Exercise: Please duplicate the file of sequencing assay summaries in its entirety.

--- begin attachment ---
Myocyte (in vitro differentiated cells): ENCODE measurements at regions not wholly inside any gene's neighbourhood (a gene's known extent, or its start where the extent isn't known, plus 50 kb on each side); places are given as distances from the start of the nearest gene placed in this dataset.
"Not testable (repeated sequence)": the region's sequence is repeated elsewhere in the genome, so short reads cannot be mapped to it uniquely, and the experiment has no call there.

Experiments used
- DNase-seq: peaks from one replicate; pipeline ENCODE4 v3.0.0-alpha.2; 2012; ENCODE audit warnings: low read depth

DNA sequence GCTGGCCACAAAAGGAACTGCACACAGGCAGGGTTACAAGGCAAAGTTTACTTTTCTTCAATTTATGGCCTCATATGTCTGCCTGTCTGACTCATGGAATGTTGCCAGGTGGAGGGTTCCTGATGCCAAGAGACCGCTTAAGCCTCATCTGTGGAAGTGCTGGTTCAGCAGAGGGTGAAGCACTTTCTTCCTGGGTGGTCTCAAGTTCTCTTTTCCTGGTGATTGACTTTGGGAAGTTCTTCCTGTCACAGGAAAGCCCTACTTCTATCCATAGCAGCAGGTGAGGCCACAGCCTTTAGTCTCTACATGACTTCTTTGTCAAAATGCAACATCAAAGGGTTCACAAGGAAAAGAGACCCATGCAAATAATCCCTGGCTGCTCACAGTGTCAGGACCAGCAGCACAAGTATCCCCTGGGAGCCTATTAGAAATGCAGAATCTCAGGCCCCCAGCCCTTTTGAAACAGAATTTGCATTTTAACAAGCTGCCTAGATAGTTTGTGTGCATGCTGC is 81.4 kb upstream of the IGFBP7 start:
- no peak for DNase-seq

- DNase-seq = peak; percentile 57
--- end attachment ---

Myocyte (in vitro differentiated cells): ENCODE measurements at regions not wholly inside any gene's neighbourhood (a gene's known extent, or its start where the extent isn't known, plus 50 kb on each side); places are given as distances from the start of the nearest gene placed in this dataset.
"Not testable (repeated sequence)": the region's sequence is repeated elsewhere in the genome, so short reads cannot be mapped to it uniquely, and the experiment has no call there.

Experiments used
- DNase-seq: peaks from one replicate; pipeline ENCODE4 v3.0.0-alpha.2; 2012; ENCODE audit warnings: low read depth

DNA sequence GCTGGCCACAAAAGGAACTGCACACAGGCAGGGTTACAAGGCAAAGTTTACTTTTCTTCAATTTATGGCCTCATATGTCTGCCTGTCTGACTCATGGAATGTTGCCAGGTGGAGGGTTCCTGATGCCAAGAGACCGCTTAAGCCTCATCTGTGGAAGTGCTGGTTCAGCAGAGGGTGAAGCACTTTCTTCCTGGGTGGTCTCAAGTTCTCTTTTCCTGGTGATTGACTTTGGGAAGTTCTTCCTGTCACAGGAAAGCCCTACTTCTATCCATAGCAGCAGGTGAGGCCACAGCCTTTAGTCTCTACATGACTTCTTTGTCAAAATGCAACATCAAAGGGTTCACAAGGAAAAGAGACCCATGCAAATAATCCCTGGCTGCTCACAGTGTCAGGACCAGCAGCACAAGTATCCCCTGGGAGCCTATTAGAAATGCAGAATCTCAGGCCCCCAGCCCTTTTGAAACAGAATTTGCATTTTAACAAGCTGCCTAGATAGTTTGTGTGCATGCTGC is 81.4 kb upstream of the IGFBP7 start:
- no peak for DNase-seq

- DNase-seq = peak; percentile 57